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September 7, 2018

Alterra Mountain will buy Crystal Mountain

By BRIAN MILLER
Journal Staff Reporter

Photo by Crystal Mountain Resort [enlarge]
With Crystal, Denver-based Alterra now owns 14 resorts.

Alterra Mountain Co. of Denver has announced that it will acquire Crystal Mountain Resort. Terms were not disclosed for the deal, which is expected to close in the fourth quarter.

Last year, John Kircher bought out other family members at Boyne Resorts to separately own Crystal. Terms for that private deal were not disclosed.

Alterra's Rusty Gregory said in a statement, “Crystal Mountain is Washington's premier destination, and has been a favorite year-round destination for those in the greater Seattle-Tacoma area for years, and we are excited to include it in the Alterra Mountain Company family.”

Kircher said, “It has always been my goal to ensure Crystal Mountain Resort be taken the farthest in the shortest amount of time in order to keep Crystal at the top of Northwest skiing.”

Alterra is the new name for the private partnership between Aspen Skiing Co. and KSL Capital Partners, which previously bought most of the assets of recession-damaged Intrawest, once the world's largest ski enterprise. In the Pacific Northwest, Alterra owns CMH Heli Skiing, which has 12 lodges in British Columbia.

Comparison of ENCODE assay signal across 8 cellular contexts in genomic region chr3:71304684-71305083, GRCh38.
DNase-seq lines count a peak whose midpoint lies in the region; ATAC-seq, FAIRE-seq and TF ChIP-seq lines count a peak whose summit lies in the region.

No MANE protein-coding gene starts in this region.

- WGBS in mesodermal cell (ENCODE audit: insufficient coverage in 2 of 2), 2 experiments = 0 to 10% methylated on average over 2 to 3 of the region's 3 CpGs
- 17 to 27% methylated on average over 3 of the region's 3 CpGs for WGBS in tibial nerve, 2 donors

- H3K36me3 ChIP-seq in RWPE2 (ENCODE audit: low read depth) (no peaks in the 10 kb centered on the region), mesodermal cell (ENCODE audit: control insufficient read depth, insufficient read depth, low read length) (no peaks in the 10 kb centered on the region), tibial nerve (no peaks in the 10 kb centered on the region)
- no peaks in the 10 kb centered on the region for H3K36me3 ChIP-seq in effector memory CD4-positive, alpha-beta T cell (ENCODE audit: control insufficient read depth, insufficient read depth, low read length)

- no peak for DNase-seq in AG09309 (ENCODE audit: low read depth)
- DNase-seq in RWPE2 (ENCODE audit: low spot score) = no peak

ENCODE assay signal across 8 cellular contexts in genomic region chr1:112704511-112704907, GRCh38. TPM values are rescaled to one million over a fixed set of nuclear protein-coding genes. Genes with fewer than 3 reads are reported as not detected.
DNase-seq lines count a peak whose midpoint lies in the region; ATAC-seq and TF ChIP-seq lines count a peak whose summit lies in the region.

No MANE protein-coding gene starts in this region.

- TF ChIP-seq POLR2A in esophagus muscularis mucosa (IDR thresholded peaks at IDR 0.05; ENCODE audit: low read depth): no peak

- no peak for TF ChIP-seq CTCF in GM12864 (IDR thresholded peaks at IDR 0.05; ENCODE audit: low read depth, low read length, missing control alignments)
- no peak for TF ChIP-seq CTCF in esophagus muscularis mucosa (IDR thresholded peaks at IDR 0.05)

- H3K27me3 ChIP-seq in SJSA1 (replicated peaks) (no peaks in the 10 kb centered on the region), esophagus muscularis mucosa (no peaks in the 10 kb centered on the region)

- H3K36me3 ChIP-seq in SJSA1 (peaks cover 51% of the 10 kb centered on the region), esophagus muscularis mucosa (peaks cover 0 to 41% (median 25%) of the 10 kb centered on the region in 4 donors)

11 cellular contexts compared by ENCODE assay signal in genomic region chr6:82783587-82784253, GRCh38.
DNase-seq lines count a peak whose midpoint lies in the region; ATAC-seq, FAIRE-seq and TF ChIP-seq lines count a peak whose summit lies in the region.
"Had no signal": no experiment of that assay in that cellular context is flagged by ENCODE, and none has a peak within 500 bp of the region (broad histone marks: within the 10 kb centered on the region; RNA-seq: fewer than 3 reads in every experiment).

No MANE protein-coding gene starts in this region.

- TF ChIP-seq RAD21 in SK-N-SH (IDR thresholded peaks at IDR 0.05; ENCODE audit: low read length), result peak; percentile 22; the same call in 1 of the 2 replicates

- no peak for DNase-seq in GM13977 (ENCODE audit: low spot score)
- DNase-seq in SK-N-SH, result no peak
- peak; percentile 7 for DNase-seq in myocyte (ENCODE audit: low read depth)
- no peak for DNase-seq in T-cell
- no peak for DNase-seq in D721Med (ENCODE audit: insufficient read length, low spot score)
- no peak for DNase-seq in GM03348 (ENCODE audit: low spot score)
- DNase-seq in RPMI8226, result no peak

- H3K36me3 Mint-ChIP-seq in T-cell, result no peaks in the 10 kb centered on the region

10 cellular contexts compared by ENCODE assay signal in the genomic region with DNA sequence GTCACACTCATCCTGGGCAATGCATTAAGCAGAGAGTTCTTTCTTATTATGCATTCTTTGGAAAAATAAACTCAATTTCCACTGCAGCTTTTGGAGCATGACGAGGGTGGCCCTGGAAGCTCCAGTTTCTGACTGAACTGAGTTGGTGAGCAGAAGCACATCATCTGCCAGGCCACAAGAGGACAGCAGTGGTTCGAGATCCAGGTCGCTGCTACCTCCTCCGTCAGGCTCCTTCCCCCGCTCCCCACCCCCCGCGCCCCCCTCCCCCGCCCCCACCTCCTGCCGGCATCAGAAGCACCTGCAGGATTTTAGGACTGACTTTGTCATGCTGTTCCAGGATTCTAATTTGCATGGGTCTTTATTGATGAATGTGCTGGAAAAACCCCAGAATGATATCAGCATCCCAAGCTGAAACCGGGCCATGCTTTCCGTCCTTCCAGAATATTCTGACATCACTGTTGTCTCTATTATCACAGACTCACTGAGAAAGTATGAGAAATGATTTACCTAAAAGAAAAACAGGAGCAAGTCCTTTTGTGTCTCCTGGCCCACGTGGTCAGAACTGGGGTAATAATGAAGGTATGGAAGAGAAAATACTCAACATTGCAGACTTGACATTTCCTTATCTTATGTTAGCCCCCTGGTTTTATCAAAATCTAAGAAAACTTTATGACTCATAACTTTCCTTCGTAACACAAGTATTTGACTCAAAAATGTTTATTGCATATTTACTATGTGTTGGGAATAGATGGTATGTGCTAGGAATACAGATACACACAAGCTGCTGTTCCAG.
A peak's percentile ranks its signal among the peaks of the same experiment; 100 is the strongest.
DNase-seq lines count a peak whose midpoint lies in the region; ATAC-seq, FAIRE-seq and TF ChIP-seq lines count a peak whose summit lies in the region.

Crystal brings the list of Alterra's holdings to 14 resorts.

Alterra's Ikon Pass will be honored at Crystal this winter, which has a four-season gondola plus 10 lifts that serve 57 runs and about 2,600 acres. The vertical drop from the Summit House restaurant — which is open in summer for weddings, sightseeing and other events — to the base is about 3,100 feet.

Last month Alterra's chief industry rival, publicly traded Vail Resorts, completed its planned acquisition of Stevens Pass Ski Area for $64 million. Vail also owns Whistler-Blackcomb in British Columbia.

Mt. Baker Ski Area, owned by the Howat family, and the nonprofit Hurricane Ridge are now the only independent single-area operations in Western Washington. However, the family-run, Michigan-based Boyne Resorts still owns the Summit at Snoqualmie, which it acquired in May for $25 million.


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